4 Mr Pinaki Misra, learned senior counsel appearing on behalf of the appellants submits that in view of the recent judgment of this Court in Wing Commander Arifur Rahman Khan and Aleya Sultana and Others vs DLF Southern Homes Pvt Ltd and Others [Civil Appeal No 6239/2019 decided on 24 August 2020], the direction for the refund of parking and club charges together with interest would have to be set aside. This decision was in the context of a consumer dispute in relation to another project of the same developer, in Bengaluru. The present dispute relates to a construction project in Delhi. Apart from this, it has been urged that force majeure conditions at the site occasioned the delay. Laying stress on the conduct of the developer in the present case, and to establish its bona fdes, it was submitted that (i) exit ofers were given to the fat buyers on two occasions when the developer became aware of the fact that there was a delay beyond the contractual period of thirty-six months and the purchasers were ofered refunds of the consideration together with interest at the rate of 9% per annum; (ii) 45% of the fat buyers in the project have sold away their apartments; (iii) the fat buyers have the beneft of an appreciation in the capital value of the apartments purchased; and (iv) the developer has extended the beneft of other contractual terms, such as timely payment and goodwill rebates to the fat purchasers. Moreover, the fat buyer agreements provide compensation of Rs 10 per square foot per month towards compensation. Hence, it was urged that apart from the force majeure defence, the award of compensation at the rate of 7% on account of the delay of the developer is erroneous. It has been submitted that the NCDRC has not distinguished between the facts of individual cases.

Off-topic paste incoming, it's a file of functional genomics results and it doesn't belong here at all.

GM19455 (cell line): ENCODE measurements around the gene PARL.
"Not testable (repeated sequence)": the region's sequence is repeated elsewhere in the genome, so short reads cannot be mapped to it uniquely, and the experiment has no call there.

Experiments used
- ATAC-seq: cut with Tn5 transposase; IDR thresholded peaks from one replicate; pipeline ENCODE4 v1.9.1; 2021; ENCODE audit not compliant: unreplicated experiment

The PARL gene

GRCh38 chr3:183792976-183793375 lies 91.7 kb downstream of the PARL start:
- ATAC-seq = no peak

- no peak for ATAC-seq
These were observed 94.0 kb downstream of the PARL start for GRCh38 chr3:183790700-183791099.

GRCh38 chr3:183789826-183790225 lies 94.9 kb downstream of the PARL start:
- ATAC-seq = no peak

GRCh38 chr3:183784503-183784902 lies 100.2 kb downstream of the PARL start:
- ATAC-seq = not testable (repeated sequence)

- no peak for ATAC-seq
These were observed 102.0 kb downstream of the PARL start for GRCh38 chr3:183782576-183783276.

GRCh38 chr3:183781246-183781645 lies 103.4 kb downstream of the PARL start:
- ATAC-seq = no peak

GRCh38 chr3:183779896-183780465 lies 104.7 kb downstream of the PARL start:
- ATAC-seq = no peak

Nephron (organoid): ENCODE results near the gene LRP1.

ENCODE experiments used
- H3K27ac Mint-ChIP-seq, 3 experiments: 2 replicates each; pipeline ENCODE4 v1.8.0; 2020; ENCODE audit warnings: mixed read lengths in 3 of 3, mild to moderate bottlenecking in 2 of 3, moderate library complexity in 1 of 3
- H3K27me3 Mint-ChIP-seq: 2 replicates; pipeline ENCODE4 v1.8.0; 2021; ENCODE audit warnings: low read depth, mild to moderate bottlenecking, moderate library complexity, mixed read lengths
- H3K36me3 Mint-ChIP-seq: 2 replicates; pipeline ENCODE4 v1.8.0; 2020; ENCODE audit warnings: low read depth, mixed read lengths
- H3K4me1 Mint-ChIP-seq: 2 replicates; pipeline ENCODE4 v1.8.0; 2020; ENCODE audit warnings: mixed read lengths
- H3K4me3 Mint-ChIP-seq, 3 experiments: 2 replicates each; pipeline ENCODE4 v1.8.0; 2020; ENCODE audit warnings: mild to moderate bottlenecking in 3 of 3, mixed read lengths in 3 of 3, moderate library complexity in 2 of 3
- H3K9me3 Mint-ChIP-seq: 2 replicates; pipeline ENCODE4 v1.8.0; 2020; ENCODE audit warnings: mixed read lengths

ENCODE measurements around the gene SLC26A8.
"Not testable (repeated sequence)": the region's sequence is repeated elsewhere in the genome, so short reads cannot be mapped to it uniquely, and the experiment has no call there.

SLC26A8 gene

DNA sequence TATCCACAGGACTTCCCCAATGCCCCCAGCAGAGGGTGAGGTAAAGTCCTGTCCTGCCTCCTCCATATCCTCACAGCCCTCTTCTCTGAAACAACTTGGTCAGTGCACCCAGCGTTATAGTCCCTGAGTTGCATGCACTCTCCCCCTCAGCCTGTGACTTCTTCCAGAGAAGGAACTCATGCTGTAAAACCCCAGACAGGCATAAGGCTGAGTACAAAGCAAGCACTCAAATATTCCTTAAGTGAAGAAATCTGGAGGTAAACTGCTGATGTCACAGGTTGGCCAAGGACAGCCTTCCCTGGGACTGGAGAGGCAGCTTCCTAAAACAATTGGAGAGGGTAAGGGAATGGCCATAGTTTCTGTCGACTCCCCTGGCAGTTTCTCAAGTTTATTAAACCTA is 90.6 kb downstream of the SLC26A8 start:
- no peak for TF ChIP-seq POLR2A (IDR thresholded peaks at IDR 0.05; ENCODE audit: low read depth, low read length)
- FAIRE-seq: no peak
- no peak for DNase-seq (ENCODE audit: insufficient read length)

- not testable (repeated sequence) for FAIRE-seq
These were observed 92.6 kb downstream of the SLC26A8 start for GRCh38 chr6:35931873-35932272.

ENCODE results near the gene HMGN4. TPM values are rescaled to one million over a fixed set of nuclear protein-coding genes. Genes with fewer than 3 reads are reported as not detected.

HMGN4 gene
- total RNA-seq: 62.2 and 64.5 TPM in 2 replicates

5 Responding to the above submissions, Mr Shyam Divan, learned senior counsel appearing on behalf of the respondent submitted that the NCDRC has carefully evaluated the grounds which were set up in support of the force majeure defence. Hence, there is no need for this Court to interfere with a fnding which is borne out from the evidentiary record. On the aspect of compensation for delay, it has been urged that the tribunal took due notice of the fact that the developer had offered exit options to the fat purchasers, and that it was justifed in coming to the conclusion that the offer of a refund of consideration together with interest did not sub-serve the needs of particularly those fat buyers who entered into the project not as investors, but as genuine fat buyers. Hence, it has been submitted that the direction against the appellant for the payment of compensation is justifed since there is admittedly a substantial delay in the completion of the project. Mr Divan urged that an omnibus contention that several fat buyers in the project have sold their apartments should not prevent the complainants from receiving the beneft of the compensation which has been awarded by the NCDRC, particularly in a situation where the contractual rate of Rs 10 per square foot provides inadequate recompense. On the aspect of parking and club charges, Mr Divan has fairly submitted that the Court may take an appropriate view of the matter having regard to its decision dated 24 August 2020 in Wing Commander Arifur Rahman Khan (supra).